On a dark and stormy weekend

By David Hill

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Wayne Macauley can skewer a character with a phrase.
Wayne Macauley can skewer a character with a phrase.

I have to tell you that one of Macauley's earlier titles, The Cook, won Australia's "Most Underrated Book" Award. Now there's an ambivalent accolade.

So how do I rate the Melbourne author's fourth novel? Highly.

Seven friends elect to spend a winter weekend in a house above the sea. They'll turn off television, computers, mobile phones, other contacts to the outside world. They'll spend the time eating, drinking and making contact by telling one another stories.

They are middle-aged enough to know better. The narratives that are meant to bond them end up fracturing them. Some tales should stay untold.

As a storm crashes into the house, they start talking, passing the "story stick" (echoes of Lord Of The Flies) from speaker to speaker.

Their detailed, eloquently told narratives are mainly edgy, abrasive, darkly grotesque. There's the man who jumps from a balcony and kills his mistress, while his wife is indulging in a bit of bondage with a builder. There's the trussed-up farmer inside a dead cow; the indigenous squatters; the allergic teenage girl and the religious weirdo; the border official who sends a family back to death.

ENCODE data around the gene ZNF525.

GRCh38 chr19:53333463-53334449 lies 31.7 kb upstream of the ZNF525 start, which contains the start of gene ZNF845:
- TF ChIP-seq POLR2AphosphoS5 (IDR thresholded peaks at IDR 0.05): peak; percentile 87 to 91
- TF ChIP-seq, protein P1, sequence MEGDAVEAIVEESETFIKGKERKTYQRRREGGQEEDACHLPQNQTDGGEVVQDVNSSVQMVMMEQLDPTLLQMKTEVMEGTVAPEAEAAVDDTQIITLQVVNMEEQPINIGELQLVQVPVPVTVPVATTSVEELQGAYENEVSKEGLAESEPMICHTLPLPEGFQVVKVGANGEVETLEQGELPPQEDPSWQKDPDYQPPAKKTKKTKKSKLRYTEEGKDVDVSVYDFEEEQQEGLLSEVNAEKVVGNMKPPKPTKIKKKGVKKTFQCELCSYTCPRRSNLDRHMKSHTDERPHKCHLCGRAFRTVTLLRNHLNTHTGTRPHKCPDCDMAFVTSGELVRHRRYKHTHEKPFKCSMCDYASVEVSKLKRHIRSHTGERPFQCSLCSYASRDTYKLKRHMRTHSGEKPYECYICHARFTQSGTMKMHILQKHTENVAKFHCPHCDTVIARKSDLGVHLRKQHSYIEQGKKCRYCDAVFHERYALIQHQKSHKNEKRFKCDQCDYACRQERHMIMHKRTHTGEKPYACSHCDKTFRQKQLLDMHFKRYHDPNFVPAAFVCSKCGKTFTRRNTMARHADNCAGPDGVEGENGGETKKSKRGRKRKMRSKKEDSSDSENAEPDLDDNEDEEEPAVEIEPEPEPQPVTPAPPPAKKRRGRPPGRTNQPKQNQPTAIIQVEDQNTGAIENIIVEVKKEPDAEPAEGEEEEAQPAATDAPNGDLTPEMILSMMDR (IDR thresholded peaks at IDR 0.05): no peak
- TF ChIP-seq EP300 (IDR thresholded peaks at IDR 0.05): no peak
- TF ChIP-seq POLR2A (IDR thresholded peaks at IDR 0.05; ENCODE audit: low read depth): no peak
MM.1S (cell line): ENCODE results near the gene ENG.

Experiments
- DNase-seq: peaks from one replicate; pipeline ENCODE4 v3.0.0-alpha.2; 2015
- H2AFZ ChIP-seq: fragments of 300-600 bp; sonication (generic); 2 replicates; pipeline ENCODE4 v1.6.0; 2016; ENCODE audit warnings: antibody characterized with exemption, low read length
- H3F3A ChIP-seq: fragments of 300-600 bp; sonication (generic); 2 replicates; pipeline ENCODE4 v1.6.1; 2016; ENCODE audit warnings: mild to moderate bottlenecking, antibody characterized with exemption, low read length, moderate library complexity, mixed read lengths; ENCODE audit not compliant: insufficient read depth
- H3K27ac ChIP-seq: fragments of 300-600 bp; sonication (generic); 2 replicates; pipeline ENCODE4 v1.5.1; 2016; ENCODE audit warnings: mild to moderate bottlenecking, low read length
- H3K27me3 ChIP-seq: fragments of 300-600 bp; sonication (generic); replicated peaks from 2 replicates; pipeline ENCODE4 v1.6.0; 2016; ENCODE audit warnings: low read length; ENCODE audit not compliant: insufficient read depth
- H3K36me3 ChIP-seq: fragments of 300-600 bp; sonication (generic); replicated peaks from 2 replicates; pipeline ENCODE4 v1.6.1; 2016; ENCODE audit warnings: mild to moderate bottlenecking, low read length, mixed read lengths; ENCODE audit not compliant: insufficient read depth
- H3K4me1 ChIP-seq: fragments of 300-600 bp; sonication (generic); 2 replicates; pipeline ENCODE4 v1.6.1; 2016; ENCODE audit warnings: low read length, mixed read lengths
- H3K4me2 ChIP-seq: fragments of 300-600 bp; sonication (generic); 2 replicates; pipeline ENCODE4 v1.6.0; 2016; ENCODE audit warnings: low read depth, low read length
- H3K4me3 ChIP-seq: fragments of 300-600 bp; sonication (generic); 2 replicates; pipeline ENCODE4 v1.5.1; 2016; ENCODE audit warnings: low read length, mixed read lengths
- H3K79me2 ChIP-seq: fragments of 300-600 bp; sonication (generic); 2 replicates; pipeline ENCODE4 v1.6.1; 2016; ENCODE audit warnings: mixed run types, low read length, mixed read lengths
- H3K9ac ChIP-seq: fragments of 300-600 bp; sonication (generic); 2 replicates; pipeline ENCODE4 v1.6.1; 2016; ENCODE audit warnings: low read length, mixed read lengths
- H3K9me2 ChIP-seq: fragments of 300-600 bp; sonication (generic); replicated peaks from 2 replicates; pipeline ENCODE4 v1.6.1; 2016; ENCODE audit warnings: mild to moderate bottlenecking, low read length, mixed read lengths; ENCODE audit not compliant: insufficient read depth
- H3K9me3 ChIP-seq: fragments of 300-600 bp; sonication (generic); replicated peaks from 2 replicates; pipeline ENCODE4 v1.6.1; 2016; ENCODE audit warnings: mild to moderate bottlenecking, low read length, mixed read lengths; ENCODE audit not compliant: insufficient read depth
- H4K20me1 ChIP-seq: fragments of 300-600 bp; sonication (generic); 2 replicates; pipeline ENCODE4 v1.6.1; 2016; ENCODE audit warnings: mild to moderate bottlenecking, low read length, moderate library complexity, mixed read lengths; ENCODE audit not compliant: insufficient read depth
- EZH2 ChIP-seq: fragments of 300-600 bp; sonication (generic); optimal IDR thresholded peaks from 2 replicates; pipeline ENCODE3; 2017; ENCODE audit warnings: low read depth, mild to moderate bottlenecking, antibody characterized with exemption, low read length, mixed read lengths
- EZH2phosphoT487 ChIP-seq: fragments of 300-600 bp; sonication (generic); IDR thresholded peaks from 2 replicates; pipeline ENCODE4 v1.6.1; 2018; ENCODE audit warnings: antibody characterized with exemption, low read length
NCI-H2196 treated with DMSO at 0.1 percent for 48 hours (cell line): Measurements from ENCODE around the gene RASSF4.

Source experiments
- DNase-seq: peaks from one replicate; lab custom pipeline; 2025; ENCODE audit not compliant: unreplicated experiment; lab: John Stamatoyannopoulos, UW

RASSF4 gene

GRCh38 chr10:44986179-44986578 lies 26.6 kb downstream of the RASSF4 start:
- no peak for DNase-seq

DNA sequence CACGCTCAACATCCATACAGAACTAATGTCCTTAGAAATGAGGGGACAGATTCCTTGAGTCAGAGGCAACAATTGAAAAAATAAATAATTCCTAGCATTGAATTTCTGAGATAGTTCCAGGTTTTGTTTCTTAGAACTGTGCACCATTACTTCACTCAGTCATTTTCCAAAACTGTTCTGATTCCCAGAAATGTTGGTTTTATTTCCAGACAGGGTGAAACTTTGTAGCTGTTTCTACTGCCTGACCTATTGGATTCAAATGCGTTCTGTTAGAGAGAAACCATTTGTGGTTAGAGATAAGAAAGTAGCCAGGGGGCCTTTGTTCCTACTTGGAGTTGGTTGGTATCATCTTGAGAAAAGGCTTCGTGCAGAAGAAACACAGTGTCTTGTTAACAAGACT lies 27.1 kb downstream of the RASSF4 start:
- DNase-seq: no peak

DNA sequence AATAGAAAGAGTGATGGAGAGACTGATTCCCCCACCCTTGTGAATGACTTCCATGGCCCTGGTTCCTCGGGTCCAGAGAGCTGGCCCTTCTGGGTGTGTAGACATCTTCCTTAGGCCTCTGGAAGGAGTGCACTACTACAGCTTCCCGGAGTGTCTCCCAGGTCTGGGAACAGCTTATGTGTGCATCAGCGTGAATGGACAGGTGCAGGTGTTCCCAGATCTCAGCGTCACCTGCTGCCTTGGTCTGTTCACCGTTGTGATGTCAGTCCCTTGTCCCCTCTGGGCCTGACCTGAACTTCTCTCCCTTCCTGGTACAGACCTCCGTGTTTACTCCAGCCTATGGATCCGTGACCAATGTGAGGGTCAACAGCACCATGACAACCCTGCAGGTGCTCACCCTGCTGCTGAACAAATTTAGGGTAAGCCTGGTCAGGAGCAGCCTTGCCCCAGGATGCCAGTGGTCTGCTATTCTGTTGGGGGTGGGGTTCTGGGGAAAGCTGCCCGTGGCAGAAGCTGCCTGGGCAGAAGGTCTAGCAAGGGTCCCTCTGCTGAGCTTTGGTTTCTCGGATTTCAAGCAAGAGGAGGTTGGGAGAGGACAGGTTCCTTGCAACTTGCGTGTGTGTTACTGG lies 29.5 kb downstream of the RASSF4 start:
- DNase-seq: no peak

They're engrossing. They seldom end happily. They're sometimes more significant in the novel than developments among the non-magnificent seven who're telling them.

The friends turn them over, deconstruct them, consider them as metaphors of their own conditions. They react or recoil; they're jolted into admissions or denials that start to prise open their own relationships. A silent, accusing teenage daughter ratchets up the pressure, and finds time to offer her own anecdote of a long-legged girl floating down from the sky.

The seven are sensible, even sensitive adults. They acknowledge that "there's something a bit sad about us"; reassure one another that they're all "stumbling through this stuff, doing the best we can".

But as they drink more, disclose more, try to justify inadequacies and infidelities, try also to comprehend "Why aren't I happy?", they begin to bicker, accuse, fight. An accelerating slide into violence, like someone running faster and faster downhill to try and stop himself from falling over, sees the book avalanching towards wrecked relationships and ruined careers.

Style echoes situation. Macauley tells it all in springy, crackling sentences and conversations like street brawls. He can skewer a character with a phrase, often from his/her own mouth. The pace is headlong; the disintegration relentless. Startling, discomforting, and not likely to be underrated.

Demons
by Wayne Macauley
(Text Publishing $37)

- NZ Herald

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